Evaluation of Residual Stress Using Instrumented Wedge Indentation : Stress Directionality and Magnitude

Cited 0 time in Web of Science Cited 0 time in Scopus


공과대학 재료공학부
Issue Date
서울대학교 대학원
Residual stressWedge indenterConversion factorStress magnitudeStress directionality
학위논문 (박사)-- 서울대학교 대학원 : 재료공학부, 2017. 2. 권동일.
Safety and reliability assessments are of vital importance in preventing accident because the failure of structures induces not only extensive damage but also loss of life, and requires huge effort and expense for recovery. In order to prevent unexpected accidents or failures, the stress states in structures must be considered. In particular, residual stress is defined as a stress state that exists in bulk materials or components without external load or other sources of stress. Residual stress arises in materials in almost every processing and manufacturing procedure. When residual stress is combined with external applied stress, some structure can fail at stresses beneath the yield strength of homogeneous and bulk material. In addition, residual stresses are detrimental to the performance and reliability of in-service structures. For these reasons, the quantitative assessment of residual stress is fundamental for the safe use and economical maintenance of industrial structures and facilities.
Instrumented indentation testing (IIT) was developed to measure mechanical properties by analyzing the indentation load-depth curve. Over the last several decades, IIT has been extended beyond hardness and elastic modulus to methodologies evaluating for tensile properties, fracture toughness, fatigue characteristics, impact properties, interface adhesion and residual stress.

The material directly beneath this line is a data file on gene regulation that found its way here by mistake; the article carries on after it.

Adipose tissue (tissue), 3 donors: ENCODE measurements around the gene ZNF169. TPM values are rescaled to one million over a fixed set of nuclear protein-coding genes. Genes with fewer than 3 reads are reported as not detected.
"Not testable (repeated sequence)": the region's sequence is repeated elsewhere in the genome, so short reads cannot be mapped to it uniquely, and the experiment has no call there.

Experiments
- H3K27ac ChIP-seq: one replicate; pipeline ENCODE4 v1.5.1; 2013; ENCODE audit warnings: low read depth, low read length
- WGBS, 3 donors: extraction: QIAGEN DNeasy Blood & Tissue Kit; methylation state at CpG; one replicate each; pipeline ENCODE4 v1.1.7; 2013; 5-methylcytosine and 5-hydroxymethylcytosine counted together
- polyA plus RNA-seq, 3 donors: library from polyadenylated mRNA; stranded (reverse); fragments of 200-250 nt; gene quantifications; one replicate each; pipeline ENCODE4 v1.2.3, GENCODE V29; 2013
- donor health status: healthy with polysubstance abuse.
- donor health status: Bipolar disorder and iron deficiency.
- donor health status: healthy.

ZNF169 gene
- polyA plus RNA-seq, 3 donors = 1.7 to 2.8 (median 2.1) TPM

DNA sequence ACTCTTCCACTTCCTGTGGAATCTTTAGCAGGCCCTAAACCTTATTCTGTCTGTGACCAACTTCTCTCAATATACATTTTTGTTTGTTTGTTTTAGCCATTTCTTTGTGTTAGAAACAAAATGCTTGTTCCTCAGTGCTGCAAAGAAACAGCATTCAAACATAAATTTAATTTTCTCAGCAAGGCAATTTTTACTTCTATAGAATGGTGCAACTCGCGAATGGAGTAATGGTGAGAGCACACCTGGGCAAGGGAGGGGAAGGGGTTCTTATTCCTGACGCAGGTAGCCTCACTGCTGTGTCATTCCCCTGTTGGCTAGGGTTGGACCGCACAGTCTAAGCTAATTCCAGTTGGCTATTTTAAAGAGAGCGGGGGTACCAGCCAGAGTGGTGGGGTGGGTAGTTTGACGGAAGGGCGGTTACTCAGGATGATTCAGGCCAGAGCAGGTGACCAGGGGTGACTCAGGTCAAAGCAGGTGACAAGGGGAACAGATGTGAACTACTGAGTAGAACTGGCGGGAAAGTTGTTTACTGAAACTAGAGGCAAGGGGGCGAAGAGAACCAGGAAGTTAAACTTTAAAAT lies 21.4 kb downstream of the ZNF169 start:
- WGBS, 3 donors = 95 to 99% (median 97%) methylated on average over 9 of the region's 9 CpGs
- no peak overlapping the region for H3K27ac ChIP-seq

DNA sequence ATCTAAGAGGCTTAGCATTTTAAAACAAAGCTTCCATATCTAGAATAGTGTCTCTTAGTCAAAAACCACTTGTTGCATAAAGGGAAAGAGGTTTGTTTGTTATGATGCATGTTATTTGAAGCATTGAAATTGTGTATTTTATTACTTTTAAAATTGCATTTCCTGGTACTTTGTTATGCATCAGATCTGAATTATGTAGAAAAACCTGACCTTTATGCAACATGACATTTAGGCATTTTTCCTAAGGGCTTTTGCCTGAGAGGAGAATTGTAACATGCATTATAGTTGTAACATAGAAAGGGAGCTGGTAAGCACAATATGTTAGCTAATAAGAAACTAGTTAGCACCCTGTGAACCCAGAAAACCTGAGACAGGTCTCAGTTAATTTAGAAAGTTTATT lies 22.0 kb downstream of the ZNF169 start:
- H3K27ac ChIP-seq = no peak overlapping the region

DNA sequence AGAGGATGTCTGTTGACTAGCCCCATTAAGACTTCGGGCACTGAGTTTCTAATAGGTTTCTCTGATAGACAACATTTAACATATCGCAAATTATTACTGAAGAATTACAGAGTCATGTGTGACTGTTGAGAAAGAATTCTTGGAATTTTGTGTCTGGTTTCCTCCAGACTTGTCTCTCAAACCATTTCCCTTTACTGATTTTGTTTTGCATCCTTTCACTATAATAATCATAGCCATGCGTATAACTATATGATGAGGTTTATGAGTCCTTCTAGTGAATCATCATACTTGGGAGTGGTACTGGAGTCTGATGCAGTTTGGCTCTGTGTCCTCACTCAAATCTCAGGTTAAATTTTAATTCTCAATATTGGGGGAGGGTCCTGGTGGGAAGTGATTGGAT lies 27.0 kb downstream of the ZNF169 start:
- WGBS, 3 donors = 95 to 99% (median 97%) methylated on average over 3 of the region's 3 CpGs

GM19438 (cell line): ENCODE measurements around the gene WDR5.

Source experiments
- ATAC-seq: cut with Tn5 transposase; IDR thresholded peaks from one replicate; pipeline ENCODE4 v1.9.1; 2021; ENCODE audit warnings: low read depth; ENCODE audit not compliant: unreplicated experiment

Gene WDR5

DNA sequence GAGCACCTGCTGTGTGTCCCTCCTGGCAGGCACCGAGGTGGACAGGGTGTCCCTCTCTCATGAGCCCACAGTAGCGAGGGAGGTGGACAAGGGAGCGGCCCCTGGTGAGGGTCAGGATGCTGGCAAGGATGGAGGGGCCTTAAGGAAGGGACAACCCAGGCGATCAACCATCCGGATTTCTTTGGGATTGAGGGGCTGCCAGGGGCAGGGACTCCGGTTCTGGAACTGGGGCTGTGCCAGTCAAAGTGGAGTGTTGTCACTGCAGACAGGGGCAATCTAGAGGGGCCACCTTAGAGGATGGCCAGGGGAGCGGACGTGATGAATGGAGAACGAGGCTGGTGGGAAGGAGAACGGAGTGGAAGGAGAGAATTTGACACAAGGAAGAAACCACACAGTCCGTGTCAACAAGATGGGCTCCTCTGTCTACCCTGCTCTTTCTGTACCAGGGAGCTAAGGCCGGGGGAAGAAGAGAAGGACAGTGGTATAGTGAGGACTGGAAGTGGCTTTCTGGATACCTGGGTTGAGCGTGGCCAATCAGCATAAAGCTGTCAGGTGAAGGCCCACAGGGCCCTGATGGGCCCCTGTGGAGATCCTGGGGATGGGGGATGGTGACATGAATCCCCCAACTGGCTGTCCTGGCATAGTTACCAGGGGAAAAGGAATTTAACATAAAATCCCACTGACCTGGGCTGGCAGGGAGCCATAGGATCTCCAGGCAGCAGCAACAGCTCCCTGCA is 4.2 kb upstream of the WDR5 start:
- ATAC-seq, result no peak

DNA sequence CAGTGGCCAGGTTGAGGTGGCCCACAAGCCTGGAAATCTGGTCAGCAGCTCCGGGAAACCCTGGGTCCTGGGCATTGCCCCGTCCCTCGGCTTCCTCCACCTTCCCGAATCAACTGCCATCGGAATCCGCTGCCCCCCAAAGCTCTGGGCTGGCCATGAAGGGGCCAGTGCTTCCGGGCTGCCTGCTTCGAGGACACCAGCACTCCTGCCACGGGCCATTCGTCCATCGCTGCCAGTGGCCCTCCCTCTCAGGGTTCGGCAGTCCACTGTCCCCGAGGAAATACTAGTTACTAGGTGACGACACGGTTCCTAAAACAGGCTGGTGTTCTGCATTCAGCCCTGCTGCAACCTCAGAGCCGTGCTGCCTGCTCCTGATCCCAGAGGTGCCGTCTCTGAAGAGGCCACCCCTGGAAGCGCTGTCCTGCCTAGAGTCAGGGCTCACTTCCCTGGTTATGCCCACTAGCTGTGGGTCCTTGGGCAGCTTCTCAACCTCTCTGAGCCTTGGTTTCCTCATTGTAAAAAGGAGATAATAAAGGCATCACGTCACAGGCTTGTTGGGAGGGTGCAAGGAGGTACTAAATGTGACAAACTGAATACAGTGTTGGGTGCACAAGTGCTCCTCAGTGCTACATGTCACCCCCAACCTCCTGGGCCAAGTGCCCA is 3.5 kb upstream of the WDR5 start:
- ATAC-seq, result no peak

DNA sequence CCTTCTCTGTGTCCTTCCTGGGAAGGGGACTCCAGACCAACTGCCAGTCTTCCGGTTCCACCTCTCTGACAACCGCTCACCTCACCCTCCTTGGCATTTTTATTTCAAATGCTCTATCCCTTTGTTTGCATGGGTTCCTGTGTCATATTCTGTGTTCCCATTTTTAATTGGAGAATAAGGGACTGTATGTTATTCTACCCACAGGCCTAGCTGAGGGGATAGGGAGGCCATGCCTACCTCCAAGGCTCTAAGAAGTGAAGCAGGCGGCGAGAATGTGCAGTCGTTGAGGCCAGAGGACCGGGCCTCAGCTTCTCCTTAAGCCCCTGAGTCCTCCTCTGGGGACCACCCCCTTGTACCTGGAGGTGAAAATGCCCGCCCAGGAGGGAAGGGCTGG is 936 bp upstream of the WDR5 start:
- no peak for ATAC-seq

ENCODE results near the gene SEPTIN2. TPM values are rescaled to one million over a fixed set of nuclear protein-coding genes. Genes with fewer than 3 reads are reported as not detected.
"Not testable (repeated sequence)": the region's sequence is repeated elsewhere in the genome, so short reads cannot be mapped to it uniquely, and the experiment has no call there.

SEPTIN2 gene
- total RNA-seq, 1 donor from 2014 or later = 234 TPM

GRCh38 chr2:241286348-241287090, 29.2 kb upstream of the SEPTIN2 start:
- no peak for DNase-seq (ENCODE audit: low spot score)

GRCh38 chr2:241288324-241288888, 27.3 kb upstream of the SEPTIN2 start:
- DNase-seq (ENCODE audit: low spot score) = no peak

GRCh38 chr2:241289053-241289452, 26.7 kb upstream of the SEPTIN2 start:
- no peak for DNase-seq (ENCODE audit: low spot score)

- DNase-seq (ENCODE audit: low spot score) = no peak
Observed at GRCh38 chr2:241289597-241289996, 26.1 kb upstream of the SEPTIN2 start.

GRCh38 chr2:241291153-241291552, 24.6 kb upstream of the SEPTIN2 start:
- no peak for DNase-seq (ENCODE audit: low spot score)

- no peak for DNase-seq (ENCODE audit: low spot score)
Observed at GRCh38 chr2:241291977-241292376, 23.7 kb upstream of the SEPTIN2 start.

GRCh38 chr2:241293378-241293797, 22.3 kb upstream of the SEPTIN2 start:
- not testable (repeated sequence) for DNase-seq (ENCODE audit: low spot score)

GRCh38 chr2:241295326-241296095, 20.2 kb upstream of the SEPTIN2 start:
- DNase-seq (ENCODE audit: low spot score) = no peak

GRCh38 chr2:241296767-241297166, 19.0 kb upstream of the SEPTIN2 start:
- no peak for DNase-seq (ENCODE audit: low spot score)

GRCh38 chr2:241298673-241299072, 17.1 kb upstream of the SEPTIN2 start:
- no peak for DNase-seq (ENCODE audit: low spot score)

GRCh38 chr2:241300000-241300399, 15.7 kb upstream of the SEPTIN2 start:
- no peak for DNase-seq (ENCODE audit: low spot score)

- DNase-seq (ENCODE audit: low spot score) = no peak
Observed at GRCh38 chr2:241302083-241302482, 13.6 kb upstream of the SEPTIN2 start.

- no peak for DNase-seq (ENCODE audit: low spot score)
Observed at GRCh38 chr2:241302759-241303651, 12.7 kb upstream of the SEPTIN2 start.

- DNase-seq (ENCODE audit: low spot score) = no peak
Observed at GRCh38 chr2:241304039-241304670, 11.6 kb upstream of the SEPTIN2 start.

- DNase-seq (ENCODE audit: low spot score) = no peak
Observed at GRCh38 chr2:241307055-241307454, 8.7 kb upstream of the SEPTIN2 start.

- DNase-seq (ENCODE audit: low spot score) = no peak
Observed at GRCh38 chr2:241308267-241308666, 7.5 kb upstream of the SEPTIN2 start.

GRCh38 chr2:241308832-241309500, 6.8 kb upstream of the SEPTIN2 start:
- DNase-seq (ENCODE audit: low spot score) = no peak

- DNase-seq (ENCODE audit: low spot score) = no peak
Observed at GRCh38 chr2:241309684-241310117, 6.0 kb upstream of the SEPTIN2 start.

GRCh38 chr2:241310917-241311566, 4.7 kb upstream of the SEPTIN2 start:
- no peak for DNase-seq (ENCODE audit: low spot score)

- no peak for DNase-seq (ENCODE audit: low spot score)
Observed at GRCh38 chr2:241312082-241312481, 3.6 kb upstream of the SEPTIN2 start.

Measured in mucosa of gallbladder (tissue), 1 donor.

IIT evaluates residual stress by looking at the difference in the indentation load-depth curve for the stress-free and stressed states. Previous research has evaluated the average surface residual stress using a Vickers indenter, and has also obtained information on the principal direction and stress ratio using a two-fold symmetric indenter, for example, Knoop indenter. As it can be necessary (as in testing curved pipes, or narrow welding regions) to evaluate nonequibiaxial residual stress within a small indent area, here we suggest a novel way to evaluate the directionality of the residual stress, p, using a wedge indenter characterized by two parameters, edge length and inclined angle.
The present work describes a new wedge indentation model for evaluating surface nonequibiaxial residual stresses without change in indenter. We develop a wedge-indentation-mechanics model based on predetermined conversion factors determined by IITs for various uniaxial stressed states combined with finite element analysis (FEA) simulations. With this new model with pre-information on principal direction, two wedge indentation tests with respect to principal directions are required. On the other hand, without information on principal directions, four wedge indentations at intervals 45 degrees from some randomly chosen direction are needed. Principal directions and stress ratio are evaluated with two sets of load difference ratios at 90-degree intervals and a predetermined conversion factor ratio. The sum of the surface residual stress is obtained from the sum of load difference directionality with 90- degree intervals and the sum of conversion factors.
To verify the suggested wedge indentation model, indentation tests were performed on 15 combinations of cruciform specimens, applied stress and various principal directions using stress-generating jigs. Additionally, the biaxial residual stress as evaluated using the new model are compared with values from the Vickers indentation model.
Files in This Item:
Appears in Collections:
College of Engineering/Engineering Practice School (공과대학/대학원)Dept. of Materials Science and Engineering (재료공학부)Theses (Ph.D. / Sc.D._재료공학부)
  • mendeley

Items in S-Space are protected by copyright, with all rights reserved, unless otherwise indicated.